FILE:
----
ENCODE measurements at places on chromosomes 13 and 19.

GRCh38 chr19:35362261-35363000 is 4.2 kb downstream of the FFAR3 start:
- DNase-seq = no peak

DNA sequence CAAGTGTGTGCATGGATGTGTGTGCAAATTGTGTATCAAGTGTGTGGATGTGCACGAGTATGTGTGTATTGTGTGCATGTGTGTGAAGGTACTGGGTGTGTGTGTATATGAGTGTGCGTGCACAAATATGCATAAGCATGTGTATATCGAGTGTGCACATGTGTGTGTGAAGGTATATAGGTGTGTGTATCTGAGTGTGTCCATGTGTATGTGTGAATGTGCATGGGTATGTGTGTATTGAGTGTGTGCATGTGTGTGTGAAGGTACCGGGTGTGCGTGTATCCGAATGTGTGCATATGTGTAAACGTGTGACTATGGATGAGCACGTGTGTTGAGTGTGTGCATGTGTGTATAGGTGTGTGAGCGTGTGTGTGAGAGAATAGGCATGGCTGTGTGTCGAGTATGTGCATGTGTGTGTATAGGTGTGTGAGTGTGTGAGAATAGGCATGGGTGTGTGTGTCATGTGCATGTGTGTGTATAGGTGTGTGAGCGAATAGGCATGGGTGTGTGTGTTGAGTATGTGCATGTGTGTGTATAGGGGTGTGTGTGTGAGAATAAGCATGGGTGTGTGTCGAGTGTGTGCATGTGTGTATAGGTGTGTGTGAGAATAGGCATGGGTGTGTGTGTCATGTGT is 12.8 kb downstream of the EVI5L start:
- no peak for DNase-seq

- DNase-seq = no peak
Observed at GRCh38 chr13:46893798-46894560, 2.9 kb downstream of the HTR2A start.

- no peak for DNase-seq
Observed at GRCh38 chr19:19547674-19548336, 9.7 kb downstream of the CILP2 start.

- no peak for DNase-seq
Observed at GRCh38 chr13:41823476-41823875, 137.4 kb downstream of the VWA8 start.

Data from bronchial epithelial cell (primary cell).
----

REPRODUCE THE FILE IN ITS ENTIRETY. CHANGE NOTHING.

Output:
ENCODE measurements at places on chromosomes 13 and 19.

GRCh38 chr19:35362261-35363000 is 4.2 kb downstream of the FFAR3 start:
- DNase-seq = no peak

DNA sequence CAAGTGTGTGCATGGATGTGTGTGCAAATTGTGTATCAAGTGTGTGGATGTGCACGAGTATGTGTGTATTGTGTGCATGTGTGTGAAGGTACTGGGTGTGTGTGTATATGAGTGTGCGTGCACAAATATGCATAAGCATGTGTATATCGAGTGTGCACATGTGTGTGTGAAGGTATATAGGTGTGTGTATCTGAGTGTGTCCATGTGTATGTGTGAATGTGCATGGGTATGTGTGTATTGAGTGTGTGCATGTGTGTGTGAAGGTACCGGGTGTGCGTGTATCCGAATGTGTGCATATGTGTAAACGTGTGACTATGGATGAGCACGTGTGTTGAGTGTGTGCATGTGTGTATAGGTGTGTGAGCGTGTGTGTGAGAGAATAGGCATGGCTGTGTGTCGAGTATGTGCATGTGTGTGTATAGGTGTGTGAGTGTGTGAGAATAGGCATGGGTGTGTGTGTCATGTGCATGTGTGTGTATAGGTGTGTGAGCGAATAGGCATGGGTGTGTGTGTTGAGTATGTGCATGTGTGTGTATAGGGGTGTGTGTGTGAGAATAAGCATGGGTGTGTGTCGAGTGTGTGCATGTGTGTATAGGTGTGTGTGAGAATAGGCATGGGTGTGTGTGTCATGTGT is 12.8 kb downstream of the EVI5L start:
- no peak for DNase-seq

- DNase-seq = no peak
Observed at GRCh38 chr13:46893798-46894560, 2.9 kb downstream of the HTR2A start.

- no peak for DNase-seq
Observed at GRCh38 chr19:19547674-19548336, 9.7 kb downstream of the CILP2 start.

- no peak for DNase-seq
Observed at GRCh38 chr13:41823476-41823875, 137.4 kb downstream of the VWA8 start.

Data from bronchial epithelial cell (primary cell).